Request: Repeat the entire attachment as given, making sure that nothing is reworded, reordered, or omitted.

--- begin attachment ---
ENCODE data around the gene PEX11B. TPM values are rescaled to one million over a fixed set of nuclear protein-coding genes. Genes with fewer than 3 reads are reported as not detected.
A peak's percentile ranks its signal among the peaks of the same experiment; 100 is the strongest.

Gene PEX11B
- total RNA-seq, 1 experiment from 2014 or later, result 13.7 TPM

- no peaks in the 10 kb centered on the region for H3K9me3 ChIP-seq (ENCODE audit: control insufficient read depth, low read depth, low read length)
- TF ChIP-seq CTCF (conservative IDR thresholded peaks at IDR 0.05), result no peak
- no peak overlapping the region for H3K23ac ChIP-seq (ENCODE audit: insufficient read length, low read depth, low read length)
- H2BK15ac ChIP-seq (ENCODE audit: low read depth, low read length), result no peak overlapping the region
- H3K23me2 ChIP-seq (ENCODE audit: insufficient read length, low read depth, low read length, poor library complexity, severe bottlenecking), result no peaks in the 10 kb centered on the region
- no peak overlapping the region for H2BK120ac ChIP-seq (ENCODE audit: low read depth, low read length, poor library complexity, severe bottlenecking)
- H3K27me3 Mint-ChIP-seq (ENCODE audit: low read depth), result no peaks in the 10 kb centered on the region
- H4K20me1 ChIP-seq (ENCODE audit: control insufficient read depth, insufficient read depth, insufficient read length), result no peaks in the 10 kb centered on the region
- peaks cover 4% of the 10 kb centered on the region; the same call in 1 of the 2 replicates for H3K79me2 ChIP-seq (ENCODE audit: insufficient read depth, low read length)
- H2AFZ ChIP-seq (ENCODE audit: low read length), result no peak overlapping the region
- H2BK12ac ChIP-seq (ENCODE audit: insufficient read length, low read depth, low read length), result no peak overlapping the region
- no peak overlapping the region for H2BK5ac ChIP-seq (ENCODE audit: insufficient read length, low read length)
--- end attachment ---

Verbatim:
ENCODE data around the gene PEX11B. TPM values are rescaled to one million over a fixed set of nuclear protein-coding genes. Genes with fewer than 3 reads are reported as not detected.
A peak's percentile ranks its signal among the peaks of the same experiment; 100 is the strongest.

Gene PEX11B
- total RNA-seq, 1 experiment from 2014 or later, result 13.7 TPM

- no peaks in the 10 kb centered on the region for H3K9me3 ChIP-seq (ENCODE audit: control insufficient read depth, low read depth, low read length)
- TF ChIP-seq CTCF (conservative IDR thresholded peaks at IDR 0.05), result no peak
- no peak overlapping the region for H3K23ac ChIP-seq (ENCODE audit: insufficient read length, low read depth, low read length)
- H2BK15ac ChIP-seq (ENCODE audit: low read depth, low read length), result no peak overlapping the region
- H3K23me2 ChIP-seq (ENCODE audit: insufficient read length, low read depth, low read length, poor library complexity, severe bottlenecking), result no peaks in the 10 kb centered on the region
- no peak overlapping the region for H2BK120ac ChIP-seq (ENCODE audit: low read depth, low read length, poor library complexity, severe bottlenecking)
- H3K27me3 Mint-ChIP-seq (ENCODE audit: low read depth), result no peaks in the 10 kb centered on the region
- H4K20me1 ChIP-seq (ENCODE audit: control insufficient read depth, insufficient read depth, insufficient read length), result no peaks in the 10 kb centered on the region
- peaks cover 4% of the 10 kb centered on the region; the same call in 1 of the 2 replicates for H3K79me2 ChIP-seq (ENCODE audit: insufficient read depth, low read length)
- H2AFZ ChIP-seq (ENCODE audit: low read length), result no peak overlapping the region
- H2BK12ac ChIP-seq (ENCODE audit: insufficient read length, low read depth, low read length), result no peak overlapping the region
- no peak overlapping the region for H2BK5ac ChIP-seq (ENCODE audit: insufficient read length, low read length)